The filtrate of Example 1 (190 grams) and the reaction product of 4 moles tetrapropenyl phenol with 1 mole P2 S5 having a %S of 9.80, %P of 4.75 (i.e., formula B(2) (a) wherein Y is hydrogen, RDn is propenylphenoxy, and D is sulfur) and a neutralization number to bromophenolblue of 87.5 acid (1280 grams) is held at 60° C. for 0.5 hour. A water aspirator vacuum is applied and the material is slowly heated to 100° C. and held for 1 hour (the vacuum was 34 torr at the end). The residue contains the desired product having a %N of 1.94, a %S of 8.98, a %P of 4.07 and a neutralization number to phenolphthalein of 6.

EXAMPLE 7

Armeen-O, being primarily oleoylamine and being available from Armour Chemical Company, (556 grams) is slowly added to a mixture of urea (144 grams) and 500 ml dimethylformamide at 100° C. The reaction mixture is held at 150° C. for 6 hours and then stripped to 150° C. under a vacuum of 20 torr. The residue is filtered hot through diatomaceous earth and the filtrate contains the desired ##STR30##

EXAMPLE 8

Formalin (175 grams of a 37.7% solution), the filtrate of Example 7 (160 grams) dissolved in tetrahydrofuran (THF) (200 grams) and 5 ml of a 40% sodium hydroxide solution is held at 60° C. for 6 hours. The pH of the solution is adjusted to 5 with formic acid. The solution is stripped to 60° C. under a vacuum of 24 torr. Methanol (288 grams, 9.0 moles) and 8.5 ml of a 37.5% hydrochloric acid solution is added to the residue and held for 18 hours at room temperature. The material is neutralized with a 40% sodium hydroxide solution and stripped to 40° C. under a vacuum of 5 torr. The residue is filtered hot through diatomaceous earth. The filtrate contains the desired product (A) (i.e., formula XIII wherein R is C17 H34 ; Q' is CH3 O--; X is oxygen; X' is oxygen, R' is hydrogen).

EXAMPLE 9

Thionyl chloride (30 grams) in 25 ml toluene is added to a solution of 25 ml toluene and the filtrate of Example 8 (102 grams, 0.25 mole) dropwise at 60°-65° C. over a 0.25 hour period. The material is held at 70°-80° C. for 1 hour and then stripped to 110° C. under a vacuum of 40 torr. The residue is filtered hot through diatomaceous earth. The filtrate contains the desired mono-halogenated product having a %N of 7.57 and a %Cl of 5.43 wherein a chloro atom replaces the methoxy radical.

EXAMPLE 10(a)

Carbon disulfide (76 grams, 1.0 mole) is added during a 1.5-hour period to a mixture of di-n-butyl amine (129 grams, 1.0 mole), 160 grams of a 50% sodium hydroxide solution and 175 ml water while controlling the exothermic reaction so that the final temperature is 60°-65° C. The material is stripped to 85° C. under a vacuum of 15 torr. The product is the desired di-n-butyl dithiocarbamate sodium salt (i.e., formula (B) (3) (b) wherein R is n-butyl, X is sulfur).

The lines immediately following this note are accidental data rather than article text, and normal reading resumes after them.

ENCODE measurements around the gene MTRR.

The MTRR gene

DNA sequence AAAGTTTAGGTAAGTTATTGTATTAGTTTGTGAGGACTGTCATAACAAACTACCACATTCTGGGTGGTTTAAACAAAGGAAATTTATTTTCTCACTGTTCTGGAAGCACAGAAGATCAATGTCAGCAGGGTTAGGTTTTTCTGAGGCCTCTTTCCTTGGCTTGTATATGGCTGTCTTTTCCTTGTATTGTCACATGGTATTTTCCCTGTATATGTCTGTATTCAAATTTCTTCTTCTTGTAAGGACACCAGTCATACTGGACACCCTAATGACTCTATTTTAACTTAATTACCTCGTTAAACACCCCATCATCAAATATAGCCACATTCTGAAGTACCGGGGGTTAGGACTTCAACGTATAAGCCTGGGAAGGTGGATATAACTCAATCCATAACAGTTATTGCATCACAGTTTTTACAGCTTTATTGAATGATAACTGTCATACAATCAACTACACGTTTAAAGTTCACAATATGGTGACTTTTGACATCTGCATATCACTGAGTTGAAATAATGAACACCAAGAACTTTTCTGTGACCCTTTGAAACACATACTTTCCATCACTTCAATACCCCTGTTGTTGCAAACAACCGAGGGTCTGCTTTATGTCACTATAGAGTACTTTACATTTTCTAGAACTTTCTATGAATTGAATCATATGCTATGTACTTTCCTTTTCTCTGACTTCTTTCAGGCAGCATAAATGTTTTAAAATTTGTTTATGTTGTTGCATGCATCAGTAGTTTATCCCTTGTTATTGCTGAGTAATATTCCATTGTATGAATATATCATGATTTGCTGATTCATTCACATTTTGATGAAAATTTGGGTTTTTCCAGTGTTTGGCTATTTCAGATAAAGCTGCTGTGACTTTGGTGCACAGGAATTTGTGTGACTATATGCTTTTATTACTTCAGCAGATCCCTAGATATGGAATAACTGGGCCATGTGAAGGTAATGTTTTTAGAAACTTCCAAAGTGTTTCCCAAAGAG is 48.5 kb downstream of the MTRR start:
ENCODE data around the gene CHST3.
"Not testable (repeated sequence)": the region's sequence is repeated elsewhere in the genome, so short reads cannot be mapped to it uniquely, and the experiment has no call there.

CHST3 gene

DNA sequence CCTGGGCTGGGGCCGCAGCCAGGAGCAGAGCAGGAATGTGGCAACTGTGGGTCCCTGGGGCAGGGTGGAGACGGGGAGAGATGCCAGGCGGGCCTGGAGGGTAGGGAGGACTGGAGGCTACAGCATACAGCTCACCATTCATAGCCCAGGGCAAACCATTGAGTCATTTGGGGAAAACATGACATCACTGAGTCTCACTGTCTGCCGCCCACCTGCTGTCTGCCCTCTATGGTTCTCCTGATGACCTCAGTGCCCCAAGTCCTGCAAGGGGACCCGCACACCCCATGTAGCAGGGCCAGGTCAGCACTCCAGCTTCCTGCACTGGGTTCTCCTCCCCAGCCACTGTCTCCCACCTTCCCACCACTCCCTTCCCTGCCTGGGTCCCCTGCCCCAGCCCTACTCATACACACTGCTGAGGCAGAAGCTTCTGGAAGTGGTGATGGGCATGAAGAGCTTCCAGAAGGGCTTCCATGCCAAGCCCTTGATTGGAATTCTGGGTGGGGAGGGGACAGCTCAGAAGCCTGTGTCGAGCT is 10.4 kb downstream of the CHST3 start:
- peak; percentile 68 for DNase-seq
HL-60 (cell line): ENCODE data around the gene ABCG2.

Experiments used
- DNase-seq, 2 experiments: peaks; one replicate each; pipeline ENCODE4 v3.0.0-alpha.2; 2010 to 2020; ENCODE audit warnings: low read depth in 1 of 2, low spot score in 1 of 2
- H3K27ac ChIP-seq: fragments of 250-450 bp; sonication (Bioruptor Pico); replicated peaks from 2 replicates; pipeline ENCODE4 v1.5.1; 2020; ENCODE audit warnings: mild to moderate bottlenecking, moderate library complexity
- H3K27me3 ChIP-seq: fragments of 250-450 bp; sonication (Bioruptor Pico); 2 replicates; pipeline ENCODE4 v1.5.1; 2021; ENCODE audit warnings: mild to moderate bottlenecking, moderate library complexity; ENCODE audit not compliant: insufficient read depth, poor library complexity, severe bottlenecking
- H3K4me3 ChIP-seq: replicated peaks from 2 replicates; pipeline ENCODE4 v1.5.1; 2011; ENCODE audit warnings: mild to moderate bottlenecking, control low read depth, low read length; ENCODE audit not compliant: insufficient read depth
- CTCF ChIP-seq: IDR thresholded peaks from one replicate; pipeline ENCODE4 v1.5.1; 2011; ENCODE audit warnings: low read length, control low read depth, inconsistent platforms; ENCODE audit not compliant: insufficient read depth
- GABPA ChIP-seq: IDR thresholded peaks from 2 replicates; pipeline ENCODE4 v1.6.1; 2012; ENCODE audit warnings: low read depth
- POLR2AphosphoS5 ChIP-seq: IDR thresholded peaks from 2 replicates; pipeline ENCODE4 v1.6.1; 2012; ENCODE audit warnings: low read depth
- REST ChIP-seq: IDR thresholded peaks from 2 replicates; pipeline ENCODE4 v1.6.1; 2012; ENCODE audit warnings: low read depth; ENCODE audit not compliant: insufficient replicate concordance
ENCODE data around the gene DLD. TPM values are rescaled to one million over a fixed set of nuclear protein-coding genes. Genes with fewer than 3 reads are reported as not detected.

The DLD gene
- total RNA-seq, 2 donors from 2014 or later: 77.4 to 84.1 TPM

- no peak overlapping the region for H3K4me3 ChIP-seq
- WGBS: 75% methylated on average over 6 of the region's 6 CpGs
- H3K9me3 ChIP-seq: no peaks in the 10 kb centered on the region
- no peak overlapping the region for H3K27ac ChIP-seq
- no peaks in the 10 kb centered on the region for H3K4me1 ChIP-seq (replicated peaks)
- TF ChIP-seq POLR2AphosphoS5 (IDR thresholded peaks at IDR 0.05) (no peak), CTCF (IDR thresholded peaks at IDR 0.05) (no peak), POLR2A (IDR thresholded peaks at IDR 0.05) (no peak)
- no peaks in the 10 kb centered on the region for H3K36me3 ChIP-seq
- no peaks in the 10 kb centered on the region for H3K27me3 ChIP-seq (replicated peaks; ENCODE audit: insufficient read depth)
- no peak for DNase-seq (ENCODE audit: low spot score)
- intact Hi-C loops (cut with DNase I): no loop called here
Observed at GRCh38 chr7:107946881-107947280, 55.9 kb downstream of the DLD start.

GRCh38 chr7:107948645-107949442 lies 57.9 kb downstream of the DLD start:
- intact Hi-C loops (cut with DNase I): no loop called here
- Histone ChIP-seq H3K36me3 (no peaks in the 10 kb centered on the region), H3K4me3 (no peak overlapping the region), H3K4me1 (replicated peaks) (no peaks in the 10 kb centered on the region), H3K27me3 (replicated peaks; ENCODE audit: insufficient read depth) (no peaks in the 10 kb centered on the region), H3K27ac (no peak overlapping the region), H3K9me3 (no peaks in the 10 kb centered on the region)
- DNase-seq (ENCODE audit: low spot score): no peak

EXAMPLE 10(b)

Sodium di-n-butyl dithiocarbamate prepared in Example 10(a) (227 grams, 1.0 mole) is slowly added to the filtrate of Example 9 (412 grams, 1.0 mole) dissolved in 1000 grams of toluene over a temperature range of 55°-80° C. during a 3 -hour period. The material is filtered and then stripped to 80° C. under a vacuum of 30 torr and filtered again through diatomaceous earth. The filtrate contains the desired product.

EXAMPLE 11

The procedure of Example 10(b) is followed except potassium ethylthiocarbonate (144 grams) (i.e., B(4) (a) wherein R is ethyl; D is oxygen and Y is potassium) is substituted for the sodium di-n-butyldithiocarbamate.

EXAMPLE 12

The procedure of Example 10(b) is followed except potassium ethyl xanthate (ie.., B(4) (b) wherein R is ethyl; D is oxygen, sulfur; and Y is sodium) (160 grams) is substituted for the sodium di-n-butyldithiocarbamate.

EXAMPLE 13

The procedure of Example 10(b) is followed except potassium ethyl trithiocarbonate (i.e., B(4) (c) wherein D is sulfur; Y is potassium and R is ethyl) (176 grams) is substituted for the sodium di-n-butyldithiocarbamate.

EXAMPLE 14

The procedure of Example 10(b) is followed except potassium ethyl dithiocarbonate (i.e., B4(d) wherein D is sulfur, oxygen; R is ethyl and Y is potassium) (148 grams) is substituted for the sodium di-n-butyldithiocarbamate.

EXAMPLE 15

The procedure of Example 9 is followed except 59.5 grams of thionyl chloride is used and the filtrate of Example 1 (47.5 grams, 0.25 equivalent) is substituted for the filtrate of Example 8. The filtration step is omitted as the solid residue from stripping is the product. The residue contains the halogenated product whereby the methoxy radicals are replaced by chloro atoms.

EXAMPLE 16

The procedure of Example 10(b) is followed except 56.8 grams of sodium di-n-butyldithiocarbamate and 160 grams of sodium salt of the reaction product of tetrapropenylphenol with one mole of P2 S5 is used and the residue of Example 15 (49.8 grams) is substituted for the filtrate of Example 9.

EXAMPLE 17(a)

Methylamine (295 grams of a 21% aqueous solution) is added to dimethylolurea (243 grams) dissolved in 340 grams water. The solution is held at 75° C. for 2 hours, then filtered and cooled. The desired product is recovered having a %N of 36.6.

EXAMPLE 17(b)